A Scottish council is to pay compensation to a German Jewish woman’s family after it emerged Nazi-looted artwork was in a local museum.
The section of 16th century tapestry was owned by Emma Budge before it was sold under a forced auction following her death in 1937. Her family received none of the proceeds of this sale.
It was later purchased by Sir William Burrell in 1938 for £315 and was housed in a Glasgow museum following his death 20 years later.
Entitled ‘The Visitation’, the tapestry depicts the pregnant Virgin Mary and Saint Elizabeth, the future mother of Saint John the Baptist. It formed part of a sizable art collection owned by Budge and her husband that was lost to the family.
However Glasgow City Council has now approved a claim lodged by the Budge estate that the work is ‘spoliated’ or plundered art.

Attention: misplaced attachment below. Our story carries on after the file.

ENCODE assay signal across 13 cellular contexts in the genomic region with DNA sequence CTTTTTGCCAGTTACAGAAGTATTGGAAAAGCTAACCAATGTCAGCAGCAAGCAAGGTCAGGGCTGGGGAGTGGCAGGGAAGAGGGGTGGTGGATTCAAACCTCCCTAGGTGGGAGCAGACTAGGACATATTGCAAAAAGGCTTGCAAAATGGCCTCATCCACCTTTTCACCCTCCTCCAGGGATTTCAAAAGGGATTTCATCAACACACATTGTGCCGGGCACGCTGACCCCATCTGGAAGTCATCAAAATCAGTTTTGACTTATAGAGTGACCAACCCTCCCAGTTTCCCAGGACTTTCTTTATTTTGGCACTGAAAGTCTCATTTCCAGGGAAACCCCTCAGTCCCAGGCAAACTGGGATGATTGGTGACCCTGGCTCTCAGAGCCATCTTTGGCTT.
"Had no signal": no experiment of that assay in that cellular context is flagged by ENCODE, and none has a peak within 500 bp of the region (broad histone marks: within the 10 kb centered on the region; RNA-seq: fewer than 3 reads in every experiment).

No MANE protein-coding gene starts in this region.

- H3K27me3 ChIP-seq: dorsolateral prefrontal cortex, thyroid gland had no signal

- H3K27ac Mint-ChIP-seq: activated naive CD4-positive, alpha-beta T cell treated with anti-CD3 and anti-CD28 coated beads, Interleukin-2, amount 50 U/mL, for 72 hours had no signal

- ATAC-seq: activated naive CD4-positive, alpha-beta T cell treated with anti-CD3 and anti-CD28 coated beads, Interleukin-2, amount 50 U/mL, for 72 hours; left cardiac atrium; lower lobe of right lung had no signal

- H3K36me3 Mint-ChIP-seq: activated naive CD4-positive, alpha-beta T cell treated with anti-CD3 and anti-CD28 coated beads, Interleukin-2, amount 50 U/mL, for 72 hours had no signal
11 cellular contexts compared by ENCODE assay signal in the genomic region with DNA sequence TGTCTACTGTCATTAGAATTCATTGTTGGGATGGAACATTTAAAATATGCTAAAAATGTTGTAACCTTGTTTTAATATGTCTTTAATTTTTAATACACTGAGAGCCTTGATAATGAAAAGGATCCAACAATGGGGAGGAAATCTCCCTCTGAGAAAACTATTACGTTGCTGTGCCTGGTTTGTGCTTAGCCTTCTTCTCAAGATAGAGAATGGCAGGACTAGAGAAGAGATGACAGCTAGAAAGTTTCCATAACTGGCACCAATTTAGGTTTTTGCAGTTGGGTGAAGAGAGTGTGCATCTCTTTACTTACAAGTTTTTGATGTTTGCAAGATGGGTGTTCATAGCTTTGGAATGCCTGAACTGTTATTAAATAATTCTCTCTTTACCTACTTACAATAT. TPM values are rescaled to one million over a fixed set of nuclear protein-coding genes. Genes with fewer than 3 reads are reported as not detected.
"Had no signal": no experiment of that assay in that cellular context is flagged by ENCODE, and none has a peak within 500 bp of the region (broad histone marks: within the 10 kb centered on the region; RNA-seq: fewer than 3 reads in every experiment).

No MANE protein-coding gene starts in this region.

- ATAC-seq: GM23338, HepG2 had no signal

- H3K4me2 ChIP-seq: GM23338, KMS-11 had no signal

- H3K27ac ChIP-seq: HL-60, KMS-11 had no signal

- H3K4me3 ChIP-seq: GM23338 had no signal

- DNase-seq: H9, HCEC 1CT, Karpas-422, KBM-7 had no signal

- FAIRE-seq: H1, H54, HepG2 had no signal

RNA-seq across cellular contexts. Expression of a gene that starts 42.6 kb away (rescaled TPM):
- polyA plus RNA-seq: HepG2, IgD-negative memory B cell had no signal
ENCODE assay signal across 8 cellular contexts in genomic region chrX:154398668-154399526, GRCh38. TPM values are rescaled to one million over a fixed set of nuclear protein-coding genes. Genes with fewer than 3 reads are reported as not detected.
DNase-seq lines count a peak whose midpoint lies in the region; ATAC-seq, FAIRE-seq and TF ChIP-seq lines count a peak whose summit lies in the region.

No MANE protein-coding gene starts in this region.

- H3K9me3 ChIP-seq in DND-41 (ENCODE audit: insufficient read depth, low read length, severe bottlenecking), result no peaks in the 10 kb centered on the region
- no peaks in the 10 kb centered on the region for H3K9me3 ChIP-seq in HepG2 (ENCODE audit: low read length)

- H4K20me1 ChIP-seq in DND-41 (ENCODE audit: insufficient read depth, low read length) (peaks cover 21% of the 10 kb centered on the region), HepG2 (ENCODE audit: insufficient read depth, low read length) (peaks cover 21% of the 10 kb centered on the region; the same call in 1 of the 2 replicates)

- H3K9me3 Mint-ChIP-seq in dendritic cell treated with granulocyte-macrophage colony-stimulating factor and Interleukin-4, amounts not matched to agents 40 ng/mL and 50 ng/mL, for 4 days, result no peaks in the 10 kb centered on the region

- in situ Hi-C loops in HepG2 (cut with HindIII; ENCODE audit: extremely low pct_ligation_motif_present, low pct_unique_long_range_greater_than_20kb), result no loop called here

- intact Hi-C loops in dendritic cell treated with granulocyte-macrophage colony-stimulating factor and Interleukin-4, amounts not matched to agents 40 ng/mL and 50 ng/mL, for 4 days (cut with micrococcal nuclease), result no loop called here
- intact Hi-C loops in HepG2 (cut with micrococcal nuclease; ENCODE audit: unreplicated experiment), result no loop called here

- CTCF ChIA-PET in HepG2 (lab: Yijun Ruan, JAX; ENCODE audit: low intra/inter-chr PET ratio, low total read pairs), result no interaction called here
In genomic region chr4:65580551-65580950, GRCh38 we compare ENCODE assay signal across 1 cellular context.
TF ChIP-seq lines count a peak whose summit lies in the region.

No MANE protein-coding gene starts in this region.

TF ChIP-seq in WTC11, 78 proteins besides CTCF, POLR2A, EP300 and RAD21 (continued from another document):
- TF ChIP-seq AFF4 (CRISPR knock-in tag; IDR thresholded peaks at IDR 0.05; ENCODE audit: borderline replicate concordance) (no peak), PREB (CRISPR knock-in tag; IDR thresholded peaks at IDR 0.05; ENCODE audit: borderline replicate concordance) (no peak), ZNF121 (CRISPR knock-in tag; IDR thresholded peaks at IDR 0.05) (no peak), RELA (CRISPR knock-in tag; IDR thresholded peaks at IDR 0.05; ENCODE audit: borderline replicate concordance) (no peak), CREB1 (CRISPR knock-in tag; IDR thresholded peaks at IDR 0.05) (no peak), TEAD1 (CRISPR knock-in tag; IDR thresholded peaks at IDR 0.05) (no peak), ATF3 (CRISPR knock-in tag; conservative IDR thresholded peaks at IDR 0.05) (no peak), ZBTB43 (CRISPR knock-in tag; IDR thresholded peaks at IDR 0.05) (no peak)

The UK Government’s Spoliation Advisory Panel – set up to consider claims over cultural objects lost during the Nazi era – recommended that an ex-gratia payment reflecting the current market value of ‘The Visitation’ is made to the family.
Discussions will soon take place to determine how much the local authority will need to pay.
In return, Budge’s heirs will relinquish any claim to the tapestry.
It will now be exhibited alongside information about how it was acquired and details on the resolution of the claim.
Cllr Archie Graham, the depute leader of Glasgow City Council and chair of Glasgow Life, said: ‘Glasgow has led the way in attempting to identify objects that may have been acquired as a result of Nazi atrocities and has been posting details of objects where provenance may not be certain on the UK Government’s website since 1998.
‘In cases where a claim is proven, the city has always been resolute that it has a moral duty to put right the mistakes of the past, no matter how long the passage of time.’